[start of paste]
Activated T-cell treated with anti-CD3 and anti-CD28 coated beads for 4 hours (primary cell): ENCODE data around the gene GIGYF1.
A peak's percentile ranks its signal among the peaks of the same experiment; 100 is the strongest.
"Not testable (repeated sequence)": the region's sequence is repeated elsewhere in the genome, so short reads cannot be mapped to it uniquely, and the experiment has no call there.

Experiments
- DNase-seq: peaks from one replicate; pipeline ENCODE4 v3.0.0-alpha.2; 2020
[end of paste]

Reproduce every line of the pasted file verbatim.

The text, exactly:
Activated T-cell treated with anti-CD3 and anti-CD28 coated beads for 4 hours (primary cell): ENCODE data around the gene GIGYF1.
A peak's percentile ranks its signal among the peaks of the same experiment; 100 is the strongest.
"Not testable (repeated sequence)": the region's sequence is repeated elsewhere in the genome, so short reads cannot be mapped to it uniquely, and the experiment has no call there.

Experiments
- DNase-seq: peaks from one replicate; pipeline ENCODE4 v3.0.0-alpha.2; 2020